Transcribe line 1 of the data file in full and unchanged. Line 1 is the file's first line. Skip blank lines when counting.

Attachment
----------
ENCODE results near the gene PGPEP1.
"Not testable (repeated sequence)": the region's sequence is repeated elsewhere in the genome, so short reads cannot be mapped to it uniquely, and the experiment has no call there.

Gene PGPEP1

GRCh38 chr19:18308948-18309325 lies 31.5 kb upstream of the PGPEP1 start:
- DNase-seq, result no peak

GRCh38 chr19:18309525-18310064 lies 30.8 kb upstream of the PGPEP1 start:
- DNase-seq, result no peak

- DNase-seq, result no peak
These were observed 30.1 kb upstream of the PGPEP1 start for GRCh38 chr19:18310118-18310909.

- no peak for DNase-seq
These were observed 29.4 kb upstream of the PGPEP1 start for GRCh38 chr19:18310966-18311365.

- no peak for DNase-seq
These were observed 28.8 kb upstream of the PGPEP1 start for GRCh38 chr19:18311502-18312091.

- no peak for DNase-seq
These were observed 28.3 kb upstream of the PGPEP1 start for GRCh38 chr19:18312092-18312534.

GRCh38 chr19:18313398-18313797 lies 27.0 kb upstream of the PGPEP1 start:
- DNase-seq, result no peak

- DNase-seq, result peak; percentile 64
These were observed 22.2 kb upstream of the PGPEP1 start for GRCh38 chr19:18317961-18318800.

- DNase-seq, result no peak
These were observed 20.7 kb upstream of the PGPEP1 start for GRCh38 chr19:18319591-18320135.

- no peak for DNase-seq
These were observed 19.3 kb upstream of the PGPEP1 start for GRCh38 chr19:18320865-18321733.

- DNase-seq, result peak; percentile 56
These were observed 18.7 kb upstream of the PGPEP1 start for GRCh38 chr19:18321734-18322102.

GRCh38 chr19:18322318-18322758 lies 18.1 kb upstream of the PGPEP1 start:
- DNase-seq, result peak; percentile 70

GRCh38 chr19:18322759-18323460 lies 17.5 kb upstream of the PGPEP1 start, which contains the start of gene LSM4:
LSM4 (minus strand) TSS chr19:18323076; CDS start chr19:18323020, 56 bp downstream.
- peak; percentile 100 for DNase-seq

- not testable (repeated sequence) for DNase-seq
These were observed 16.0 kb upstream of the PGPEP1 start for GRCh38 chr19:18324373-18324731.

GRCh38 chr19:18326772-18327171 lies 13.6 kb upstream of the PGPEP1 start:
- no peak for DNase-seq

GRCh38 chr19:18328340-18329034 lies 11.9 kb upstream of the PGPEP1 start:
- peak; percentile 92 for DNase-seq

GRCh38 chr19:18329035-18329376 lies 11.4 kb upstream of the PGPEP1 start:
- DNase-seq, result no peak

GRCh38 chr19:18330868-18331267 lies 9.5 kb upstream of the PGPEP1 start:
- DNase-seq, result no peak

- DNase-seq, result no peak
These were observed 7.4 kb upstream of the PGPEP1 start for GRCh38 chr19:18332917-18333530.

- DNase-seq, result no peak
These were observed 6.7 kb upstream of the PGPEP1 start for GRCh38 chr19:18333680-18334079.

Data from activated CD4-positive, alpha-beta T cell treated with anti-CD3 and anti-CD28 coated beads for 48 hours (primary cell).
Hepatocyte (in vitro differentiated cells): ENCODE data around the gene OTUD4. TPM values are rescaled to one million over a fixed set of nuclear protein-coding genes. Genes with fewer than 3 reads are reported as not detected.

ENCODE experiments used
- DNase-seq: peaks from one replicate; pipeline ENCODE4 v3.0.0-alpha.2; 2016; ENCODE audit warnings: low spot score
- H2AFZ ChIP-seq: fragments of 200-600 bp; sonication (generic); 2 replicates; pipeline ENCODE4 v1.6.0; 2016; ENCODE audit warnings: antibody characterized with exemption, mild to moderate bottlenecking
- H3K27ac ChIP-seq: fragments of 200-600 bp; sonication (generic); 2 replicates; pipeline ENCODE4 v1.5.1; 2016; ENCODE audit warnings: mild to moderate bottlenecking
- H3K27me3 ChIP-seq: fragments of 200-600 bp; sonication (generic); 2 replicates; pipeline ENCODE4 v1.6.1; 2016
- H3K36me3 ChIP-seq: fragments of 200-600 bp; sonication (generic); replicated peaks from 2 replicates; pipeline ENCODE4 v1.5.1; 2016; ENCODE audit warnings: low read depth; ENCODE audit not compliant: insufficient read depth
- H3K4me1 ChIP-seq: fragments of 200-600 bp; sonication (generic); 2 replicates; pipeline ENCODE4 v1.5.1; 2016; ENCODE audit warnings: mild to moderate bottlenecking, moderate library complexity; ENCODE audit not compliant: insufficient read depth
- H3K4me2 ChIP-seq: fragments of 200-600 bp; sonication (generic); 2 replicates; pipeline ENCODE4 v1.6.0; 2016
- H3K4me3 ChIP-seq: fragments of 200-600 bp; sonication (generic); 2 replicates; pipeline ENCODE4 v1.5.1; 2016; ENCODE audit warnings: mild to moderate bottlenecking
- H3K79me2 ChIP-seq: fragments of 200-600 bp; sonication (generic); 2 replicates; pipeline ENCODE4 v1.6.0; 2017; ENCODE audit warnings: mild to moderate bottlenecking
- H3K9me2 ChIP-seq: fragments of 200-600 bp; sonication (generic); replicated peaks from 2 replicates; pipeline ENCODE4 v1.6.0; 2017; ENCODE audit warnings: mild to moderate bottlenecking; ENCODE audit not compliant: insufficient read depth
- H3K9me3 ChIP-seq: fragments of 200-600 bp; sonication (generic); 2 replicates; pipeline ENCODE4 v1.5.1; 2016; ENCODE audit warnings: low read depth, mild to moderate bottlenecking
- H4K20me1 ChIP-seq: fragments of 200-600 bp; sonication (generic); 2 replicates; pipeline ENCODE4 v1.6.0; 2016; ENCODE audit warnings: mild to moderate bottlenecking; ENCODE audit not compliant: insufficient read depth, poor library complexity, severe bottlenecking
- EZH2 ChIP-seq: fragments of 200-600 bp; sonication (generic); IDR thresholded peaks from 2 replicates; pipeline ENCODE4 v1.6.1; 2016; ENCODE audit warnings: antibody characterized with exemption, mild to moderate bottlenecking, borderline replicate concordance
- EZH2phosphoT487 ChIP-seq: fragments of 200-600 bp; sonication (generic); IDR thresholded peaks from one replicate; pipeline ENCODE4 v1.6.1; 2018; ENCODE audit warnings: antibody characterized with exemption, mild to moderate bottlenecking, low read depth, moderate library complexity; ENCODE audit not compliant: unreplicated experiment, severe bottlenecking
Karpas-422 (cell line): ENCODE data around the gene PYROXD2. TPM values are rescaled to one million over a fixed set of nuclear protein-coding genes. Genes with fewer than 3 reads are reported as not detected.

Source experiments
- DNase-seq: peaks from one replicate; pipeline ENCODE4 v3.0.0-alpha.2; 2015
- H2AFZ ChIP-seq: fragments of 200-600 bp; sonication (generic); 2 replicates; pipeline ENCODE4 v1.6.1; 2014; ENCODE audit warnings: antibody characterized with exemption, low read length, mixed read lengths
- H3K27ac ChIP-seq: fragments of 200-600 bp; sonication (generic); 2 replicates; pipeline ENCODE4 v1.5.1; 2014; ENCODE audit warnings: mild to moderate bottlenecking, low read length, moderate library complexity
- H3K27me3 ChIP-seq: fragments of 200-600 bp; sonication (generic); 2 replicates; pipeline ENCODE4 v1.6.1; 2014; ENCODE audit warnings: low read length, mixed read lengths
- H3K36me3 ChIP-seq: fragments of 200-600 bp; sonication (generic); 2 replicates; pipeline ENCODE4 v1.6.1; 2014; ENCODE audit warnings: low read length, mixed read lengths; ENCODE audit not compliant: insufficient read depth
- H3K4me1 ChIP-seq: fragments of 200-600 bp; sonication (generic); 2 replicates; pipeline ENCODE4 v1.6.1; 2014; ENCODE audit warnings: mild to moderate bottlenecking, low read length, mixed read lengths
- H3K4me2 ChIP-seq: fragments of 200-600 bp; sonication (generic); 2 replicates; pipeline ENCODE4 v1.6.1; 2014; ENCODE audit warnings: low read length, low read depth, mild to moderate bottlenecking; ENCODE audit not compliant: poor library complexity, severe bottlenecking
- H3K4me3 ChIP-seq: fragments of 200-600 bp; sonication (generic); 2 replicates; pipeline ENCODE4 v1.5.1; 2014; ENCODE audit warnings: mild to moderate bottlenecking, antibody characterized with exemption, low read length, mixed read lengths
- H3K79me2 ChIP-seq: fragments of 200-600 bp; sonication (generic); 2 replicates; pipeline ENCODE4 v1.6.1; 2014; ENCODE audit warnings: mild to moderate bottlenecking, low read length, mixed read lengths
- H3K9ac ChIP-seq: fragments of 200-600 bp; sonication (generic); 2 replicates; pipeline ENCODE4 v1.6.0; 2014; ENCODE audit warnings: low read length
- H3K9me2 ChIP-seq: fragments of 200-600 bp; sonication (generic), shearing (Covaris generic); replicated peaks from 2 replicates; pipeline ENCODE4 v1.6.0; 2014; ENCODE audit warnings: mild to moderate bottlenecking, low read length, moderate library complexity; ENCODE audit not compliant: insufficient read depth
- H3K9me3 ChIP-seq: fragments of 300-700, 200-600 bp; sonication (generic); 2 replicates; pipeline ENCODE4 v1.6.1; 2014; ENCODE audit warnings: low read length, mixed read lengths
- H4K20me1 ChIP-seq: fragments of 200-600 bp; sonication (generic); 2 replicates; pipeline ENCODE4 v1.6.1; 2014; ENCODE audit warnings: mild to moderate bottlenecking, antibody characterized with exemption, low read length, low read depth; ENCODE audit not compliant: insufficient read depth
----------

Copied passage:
ENCODE results near the gene PGPEP1.